Serve hot immediately with some chopped nuts sprinkled over the top.


You know you're obsessed with all things food when you wake up in the middle of the night to sketch out new recipes. And I don't just mean writing out an ingredient list... I mean full-blown diagrams with labels indicating what goes where and how the finished dish is going to look. 

Such has been my lot over the past couple of nights. I'm not complaining though - there are just tons and tons of strange and exciting things that I'd love to try out. If my hands could keep up with the long list of recipes I plan to share, you'd be bombarded with a lot more than I've been dishing out lately. Thankfully, there's no real hurry, is there?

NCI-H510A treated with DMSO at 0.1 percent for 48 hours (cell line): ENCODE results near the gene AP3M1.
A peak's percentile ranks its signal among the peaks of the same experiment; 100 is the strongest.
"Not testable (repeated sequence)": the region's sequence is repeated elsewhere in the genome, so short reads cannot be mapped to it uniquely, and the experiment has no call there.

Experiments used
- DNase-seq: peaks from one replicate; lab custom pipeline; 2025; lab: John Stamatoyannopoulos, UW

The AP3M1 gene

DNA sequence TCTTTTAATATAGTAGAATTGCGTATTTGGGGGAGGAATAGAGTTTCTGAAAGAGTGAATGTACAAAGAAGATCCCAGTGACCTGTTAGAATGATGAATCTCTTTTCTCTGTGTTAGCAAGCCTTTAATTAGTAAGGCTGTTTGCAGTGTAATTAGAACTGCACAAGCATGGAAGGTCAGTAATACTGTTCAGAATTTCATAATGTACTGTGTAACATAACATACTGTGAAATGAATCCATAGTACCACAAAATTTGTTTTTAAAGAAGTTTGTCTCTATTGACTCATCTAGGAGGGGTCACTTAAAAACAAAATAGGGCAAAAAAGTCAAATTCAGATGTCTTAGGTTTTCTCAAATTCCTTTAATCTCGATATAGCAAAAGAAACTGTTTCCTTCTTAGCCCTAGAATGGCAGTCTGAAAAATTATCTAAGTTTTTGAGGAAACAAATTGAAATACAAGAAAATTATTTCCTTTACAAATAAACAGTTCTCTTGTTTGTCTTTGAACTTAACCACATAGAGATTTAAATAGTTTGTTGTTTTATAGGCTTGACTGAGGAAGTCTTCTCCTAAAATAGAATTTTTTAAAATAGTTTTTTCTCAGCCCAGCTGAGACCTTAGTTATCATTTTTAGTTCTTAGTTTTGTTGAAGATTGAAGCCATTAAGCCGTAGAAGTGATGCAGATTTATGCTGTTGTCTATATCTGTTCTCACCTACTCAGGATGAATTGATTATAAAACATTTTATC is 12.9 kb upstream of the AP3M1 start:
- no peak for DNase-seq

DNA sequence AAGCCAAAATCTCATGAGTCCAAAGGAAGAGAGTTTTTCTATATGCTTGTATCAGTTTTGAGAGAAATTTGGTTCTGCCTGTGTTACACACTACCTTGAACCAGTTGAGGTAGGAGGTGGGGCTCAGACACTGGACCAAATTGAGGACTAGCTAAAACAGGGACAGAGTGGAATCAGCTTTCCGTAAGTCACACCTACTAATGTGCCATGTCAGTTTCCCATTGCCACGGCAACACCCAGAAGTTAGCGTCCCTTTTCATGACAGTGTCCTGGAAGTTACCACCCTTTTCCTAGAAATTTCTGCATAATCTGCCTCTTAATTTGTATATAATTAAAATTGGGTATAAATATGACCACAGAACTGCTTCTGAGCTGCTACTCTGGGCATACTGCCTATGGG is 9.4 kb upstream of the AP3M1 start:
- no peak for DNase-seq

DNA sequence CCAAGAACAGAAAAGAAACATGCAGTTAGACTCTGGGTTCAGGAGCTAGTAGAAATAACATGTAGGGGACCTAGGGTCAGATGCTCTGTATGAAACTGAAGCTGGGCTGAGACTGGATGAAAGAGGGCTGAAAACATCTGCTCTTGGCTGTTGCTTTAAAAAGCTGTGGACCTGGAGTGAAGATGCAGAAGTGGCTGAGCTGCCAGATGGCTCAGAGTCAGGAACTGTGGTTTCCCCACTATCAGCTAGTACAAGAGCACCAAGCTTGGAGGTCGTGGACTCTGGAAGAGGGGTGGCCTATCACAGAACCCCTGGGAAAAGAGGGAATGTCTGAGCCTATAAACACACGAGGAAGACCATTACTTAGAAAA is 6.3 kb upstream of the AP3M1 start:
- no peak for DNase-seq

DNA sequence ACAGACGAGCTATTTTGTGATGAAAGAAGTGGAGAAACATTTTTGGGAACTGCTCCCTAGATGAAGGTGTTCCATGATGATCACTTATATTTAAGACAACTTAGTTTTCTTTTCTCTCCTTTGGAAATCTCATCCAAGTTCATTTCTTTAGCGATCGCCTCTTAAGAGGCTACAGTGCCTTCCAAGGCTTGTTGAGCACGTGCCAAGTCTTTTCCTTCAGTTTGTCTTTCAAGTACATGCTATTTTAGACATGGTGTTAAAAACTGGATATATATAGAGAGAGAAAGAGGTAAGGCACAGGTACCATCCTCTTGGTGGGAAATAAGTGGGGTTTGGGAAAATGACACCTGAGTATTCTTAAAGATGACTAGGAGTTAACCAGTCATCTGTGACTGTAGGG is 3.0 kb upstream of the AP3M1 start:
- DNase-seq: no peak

This particular recipe isn't all that strange (well, depending on what you're used to eating). It's a wonderfully gooey treat that's bound to satisfy any sweet tooth. It's bursting with freshly grated carrots, plump raisins and a heady mix of warm spices. As if that wasn't enough, the puddings are also topped with a silky dark chocolate frosting. 

(serves 4)
- 2 large carrots (grated)
- 1.5 cups plain flour
- 1/4 cup ground almonds
- 2 tbsp raisins
- 1/2 cup brown sugar
- 1 cup soy milk
- 1/4 cup sunflower oil
- 2 tsp vanilla extract
- 2 tsp ground ginger
- 1 tbsp chopped pickled ginger
- 1 tsp cinnamon
- 1 tsp nutmeg
- pinch of salt
- 8 dark chocolate squares
- 2 tbsp soy milk

To make the puddings, place the grated carrots, flour, sugar, ground almonds and raisins in a large mixing bowl.